So we created a clickable prototype of the “Spy me, please” app with all the necessary functions. We used Adobe Photoshop and Marvel App to create a slick and easy-to-use design with clear and simple interface so that the user isn’t disturbed or distracted and can quickly access and review the findings of his self-spying.
First, the user should sign up and leave information about his accounts on the Internet, so that the app can work. Then he can check different aspects of his online activities.
The browser history shows a summary of every click, which the user made with beautiful visualization and statistics for more comprehensive view of the amount of data, which was collected. Moreover, the user can actually see the browser summary for his different devices – laptop or desktop computer, tablet and smartphone.
The app history menu represents the time spent on different platforms like Facebook, Instagram, Youtube and Skype. The social interaction section of the app shows an overview of the user’s contacts and history of chats and calls, even the deleted ones. The app gives information how it collects data. Furthermore, the user can track his social interactions on different platforms such as Facebook, Google +, WhatsApp and Skype. The screen capture menu shows the screenshots, which were taken by the app and the exact time.
To complete our pedagogical goal the user should go through several steps using our app. Firstly, the user is shown the amount and variety of data, which is collected by the app from his online activities, so that he is aware of how much different personal data can be gathered and owned by IT companies, which they will not disclose. Here, the educational process starts with the realization of the privacy issue, related to the big data business model and the tracking options of software. Secondly, the user is gaining a sensitivity about these problems of the digital services. He is realizing that he pays for e-mails, social media and e-services with his personal details. In the end, the user is provided with sufficient information, so that he can make responsible choices for his online behavior. He becomes educated about privacy and big data business model and starts browsing the Internet cautiously. That is the reason to target our project to everyone who is using social media and online services.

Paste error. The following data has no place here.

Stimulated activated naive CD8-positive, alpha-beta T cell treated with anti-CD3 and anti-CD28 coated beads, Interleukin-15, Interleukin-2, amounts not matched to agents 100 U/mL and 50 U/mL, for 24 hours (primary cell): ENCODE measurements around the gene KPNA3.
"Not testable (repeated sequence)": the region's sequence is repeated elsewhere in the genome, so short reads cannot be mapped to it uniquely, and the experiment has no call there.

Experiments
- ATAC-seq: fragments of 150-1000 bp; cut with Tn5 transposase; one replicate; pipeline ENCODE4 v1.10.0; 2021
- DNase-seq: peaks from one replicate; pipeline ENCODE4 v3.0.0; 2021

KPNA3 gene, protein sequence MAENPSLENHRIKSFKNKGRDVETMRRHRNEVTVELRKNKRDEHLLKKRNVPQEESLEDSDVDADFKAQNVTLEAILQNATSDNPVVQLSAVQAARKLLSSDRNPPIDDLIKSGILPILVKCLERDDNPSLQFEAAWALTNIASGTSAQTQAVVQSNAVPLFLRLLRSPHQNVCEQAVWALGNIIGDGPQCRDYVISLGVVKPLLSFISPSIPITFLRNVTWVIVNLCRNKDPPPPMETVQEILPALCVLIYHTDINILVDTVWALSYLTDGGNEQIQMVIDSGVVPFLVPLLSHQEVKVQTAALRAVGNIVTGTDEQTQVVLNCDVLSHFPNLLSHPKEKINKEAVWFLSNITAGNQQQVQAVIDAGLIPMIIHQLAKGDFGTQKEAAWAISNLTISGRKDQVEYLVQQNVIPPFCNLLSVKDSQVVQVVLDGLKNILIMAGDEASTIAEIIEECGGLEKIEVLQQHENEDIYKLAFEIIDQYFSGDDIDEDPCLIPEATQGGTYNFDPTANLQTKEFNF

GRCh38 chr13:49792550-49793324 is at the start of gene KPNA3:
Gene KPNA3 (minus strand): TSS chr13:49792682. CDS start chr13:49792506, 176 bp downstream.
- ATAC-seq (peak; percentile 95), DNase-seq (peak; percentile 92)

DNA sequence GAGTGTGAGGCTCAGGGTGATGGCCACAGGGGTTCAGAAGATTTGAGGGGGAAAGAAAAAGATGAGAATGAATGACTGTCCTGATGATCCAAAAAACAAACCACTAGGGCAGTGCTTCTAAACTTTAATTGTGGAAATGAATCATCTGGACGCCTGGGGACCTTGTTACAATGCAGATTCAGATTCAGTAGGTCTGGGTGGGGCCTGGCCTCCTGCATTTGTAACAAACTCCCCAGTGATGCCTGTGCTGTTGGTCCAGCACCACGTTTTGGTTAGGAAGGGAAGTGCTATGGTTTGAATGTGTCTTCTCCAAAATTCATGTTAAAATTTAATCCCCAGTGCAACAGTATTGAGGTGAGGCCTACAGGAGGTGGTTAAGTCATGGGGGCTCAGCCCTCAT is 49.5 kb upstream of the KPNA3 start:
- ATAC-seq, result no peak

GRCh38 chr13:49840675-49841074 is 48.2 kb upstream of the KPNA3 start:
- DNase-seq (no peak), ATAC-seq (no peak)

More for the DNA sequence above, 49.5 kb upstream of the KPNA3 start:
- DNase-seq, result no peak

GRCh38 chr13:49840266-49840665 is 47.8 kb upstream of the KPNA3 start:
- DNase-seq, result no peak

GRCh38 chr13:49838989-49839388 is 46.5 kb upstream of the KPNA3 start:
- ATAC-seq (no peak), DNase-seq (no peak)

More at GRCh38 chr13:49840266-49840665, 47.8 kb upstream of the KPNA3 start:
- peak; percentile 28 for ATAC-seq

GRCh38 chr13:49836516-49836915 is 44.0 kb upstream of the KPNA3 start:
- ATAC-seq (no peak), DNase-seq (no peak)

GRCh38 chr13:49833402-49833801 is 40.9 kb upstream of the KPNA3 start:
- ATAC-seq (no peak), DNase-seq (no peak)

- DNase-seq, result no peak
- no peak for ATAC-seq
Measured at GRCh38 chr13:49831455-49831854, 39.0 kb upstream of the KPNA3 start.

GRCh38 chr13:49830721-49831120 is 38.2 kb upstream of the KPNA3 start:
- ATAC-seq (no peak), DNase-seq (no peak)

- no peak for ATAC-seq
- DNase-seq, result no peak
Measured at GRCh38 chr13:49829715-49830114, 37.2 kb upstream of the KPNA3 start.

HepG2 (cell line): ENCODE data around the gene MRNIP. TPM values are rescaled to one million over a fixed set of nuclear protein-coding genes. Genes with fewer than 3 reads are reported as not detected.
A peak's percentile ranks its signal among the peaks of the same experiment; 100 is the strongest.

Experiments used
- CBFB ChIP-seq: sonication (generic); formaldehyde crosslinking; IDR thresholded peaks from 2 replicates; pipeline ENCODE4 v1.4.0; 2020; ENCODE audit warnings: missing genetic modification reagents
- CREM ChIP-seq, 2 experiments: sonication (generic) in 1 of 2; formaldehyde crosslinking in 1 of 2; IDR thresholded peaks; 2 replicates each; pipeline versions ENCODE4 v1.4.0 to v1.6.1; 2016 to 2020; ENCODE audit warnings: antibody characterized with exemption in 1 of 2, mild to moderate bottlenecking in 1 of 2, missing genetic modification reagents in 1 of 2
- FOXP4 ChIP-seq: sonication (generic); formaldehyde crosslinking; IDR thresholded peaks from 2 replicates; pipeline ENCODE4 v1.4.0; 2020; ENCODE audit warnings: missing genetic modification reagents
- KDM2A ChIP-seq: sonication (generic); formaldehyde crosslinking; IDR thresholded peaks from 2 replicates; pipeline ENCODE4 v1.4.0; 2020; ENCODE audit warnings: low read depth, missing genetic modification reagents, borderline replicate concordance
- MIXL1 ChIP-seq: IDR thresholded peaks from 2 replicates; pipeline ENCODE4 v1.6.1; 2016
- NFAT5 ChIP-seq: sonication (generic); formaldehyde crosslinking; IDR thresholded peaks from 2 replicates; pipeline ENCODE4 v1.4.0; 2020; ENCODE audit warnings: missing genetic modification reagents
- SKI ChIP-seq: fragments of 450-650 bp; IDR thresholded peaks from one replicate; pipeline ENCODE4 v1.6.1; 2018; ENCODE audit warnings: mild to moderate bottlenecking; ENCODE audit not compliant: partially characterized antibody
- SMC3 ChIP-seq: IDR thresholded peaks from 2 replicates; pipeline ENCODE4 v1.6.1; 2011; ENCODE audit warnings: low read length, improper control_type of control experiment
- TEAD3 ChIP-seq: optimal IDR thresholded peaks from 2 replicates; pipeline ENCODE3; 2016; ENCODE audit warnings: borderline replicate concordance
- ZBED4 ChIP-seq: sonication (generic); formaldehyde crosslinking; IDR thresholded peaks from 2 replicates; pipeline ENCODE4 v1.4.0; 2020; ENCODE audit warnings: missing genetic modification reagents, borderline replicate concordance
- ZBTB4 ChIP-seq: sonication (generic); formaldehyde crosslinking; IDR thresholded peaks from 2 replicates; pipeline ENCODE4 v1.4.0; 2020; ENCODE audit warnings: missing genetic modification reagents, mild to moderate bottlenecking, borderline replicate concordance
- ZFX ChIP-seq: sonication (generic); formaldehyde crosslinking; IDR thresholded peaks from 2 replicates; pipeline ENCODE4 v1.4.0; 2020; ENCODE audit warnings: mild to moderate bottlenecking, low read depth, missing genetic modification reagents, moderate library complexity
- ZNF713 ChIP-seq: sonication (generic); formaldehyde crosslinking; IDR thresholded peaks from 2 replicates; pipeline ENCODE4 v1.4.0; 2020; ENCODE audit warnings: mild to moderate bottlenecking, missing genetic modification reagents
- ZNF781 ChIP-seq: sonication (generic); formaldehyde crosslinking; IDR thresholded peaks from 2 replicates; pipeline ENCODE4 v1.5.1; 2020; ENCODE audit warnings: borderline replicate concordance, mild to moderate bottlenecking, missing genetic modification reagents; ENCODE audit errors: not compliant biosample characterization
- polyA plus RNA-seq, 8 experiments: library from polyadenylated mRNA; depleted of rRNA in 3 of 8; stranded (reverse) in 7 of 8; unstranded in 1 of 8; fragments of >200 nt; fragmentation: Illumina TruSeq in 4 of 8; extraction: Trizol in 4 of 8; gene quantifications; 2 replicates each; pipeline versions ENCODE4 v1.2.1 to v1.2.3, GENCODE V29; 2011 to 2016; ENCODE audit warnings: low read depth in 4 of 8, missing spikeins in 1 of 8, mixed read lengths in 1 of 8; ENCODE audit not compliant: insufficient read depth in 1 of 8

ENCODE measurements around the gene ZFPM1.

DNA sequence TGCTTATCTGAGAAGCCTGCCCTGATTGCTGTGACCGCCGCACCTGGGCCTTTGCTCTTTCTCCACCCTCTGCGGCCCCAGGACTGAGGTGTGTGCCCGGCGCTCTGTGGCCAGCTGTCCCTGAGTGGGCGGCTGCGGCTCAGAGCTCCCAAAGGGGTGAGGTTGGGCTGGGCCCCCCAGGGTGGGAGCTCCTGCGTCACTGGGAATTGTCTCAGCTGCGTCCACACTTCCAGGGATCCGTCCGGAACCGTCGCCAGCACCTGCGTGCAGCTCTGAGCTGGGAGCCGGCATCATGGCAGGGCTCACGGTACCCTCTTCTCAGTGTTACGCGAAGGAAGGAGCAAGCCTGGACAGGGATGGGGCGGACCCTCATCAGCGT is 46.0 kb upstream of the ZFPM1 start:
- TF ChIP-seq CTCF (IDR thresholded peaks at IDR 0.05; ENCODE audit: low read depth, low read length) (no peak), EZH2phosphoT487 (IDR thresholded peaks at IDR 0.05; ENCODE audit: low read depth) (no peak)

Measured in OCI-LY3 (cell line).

The future of “Spy me, please!”
To sum up, “Spy me, please!” is a playful intervention into the privacy debate. Our project always will be relevant, because with every new online service or social network, privacy issues will arise. The ideal aim is for “Spy me, please!” to be a step further into the media literacy education, which will turn users of Internet into aware participants in the digital culture.
You can follow our project and see our research results on our Tumblr: http://spymeplease.tumblr.com/
Agre, Philip. “Surveillance and Capture: Two Models of Privacy.” The New Media Theory Reader. Eds. Noah Wardrip-Fruin and Nick Monfort. Cambridge MA: MIT Press, 2003. pp. 737-760.
Gibbs, Samuel. “Class Action Privacy Lawsuit Filed against Facebook in Austria”. The Guardian. 9 April 2015. 15 October 2015. <http://www.theguardian.com/technology/2015/apr/09/class-action-privacy-lawsuit-filed-against-facebook-in-austria>.
“Google Terms of Service – Privacy & Terms”. Google. 15 October 2015. <http://www.google.com/intl/en/policies/terms/>.
Howard, Philip N. Castells and the Media: Theory and Media. First edition: Polity, 2011.
Lessig, Lawrence. “The Architecture of Privacy.” Taiwan Net ’98 conference, Taipei, March, 1998.
Piper, Paul S. “Google and Privacy.” Internet Reference Services Quarterly. 10. 3-4 (2005): 195–203.
Reed, Brad. “Apple Privacy Lawsuit: Judge Calls Company Untrustworthy”. BGR. 8 March 2013. 15 October 2015. <http://bgr.com/2013/03/08/apple-privacy-lawsuit-364252/>.
Simpson, Gemma. “Google Scores Lowest in Privacy Rankings.” ZDNet. 2007. 15 October 2015. <http://www.zdnet.com/article/google-scores-lowest-in-privacy-rankings/>.
Williams-Grut, Oscar. “Do You Use Safari? You Could Have the Right to Sue Google for Snooping”. The Independent. 27 March 2015. 15 October 2015. <http://www.independent.co.uk/news/business/news/google-faced-with-privacy-lawsuits-for-snooping-on-apple-users-without-consent-10138944.html>.
Ziegele, Marc and Oliver Quiring. “Privacy in Social Network Sites.” Privacy Online. Perspectives on Privacy and Self-Disclosure in the Social Web. Eds. Sabine Trepte and Leonard Reinecke. Berlin, Heidelberg: Springer-Verlag, 2011. pp. 175 – 190.